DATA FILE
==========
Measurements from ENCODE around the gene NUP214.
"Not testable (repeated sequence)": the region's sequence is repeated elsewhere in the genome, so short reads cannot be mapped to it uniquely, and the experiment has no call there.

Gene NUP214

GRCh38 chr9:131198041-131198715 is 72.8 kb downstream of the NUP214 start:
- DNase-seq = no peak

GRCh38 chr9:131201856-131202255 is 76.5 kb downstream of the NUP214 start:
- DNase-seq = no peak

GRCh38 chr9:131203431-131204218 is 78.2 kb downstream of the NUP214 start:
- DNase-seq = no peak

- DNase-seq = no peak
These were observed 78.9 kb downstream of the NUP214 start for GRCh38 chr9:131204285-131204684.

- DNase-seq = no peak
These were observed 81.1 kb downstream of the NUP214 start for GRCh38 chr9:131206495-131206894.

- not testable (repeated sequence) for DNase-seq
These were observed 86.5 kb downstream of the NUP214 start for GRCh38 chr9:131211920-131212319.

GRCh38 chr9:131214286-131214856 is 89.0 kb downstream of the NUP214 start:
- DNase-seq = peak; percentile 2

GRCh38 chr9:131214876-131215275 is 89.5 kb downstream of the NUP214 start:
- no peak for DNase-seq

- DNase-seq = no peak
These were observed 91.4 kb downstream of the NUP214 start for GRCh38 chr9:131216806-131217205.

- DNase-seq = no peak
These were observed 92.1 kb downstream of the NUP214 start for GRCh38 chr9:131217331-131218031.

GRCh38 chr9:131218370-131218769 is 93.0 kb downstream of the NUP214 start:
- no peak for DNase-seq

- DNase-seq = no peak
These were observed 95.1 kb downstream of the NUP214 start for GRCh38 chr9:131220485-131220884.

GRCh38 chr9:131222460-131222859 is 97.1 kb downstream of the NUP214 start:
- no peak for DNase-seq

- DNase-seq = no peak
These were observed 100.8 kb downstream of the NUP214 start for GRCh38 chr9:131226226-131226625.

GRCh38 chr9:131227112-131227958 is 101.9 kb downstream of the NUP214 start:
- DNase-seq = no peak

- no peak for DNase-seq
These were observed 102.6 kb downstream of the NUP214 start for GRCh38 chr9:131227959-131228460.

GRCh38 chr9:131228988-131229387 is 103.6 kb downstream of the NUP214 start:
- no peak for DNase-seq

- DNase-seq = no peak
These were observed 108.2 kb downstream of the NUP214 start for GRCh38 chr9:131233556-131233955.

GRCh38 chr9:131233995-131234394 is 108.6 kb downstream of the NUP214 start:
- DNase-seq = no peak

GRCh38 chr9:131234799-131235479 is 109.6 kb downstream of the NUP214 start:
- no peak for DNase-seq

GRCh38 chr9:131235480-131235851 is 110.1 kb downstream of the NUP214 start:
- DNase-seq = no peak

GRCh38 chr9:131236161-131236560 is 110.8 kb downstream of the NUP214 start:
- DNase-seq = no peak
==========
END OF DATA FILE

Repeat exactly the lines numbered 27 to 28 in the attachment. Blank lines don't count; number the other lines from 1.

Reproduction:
These were observed 95.1 kb downstream of the NUP214 start for GRCh38 chr9:131220485-131220884.

GRCh38 chr9:131222460-131222859 is 97.1 kb downstream of the NUP214 start: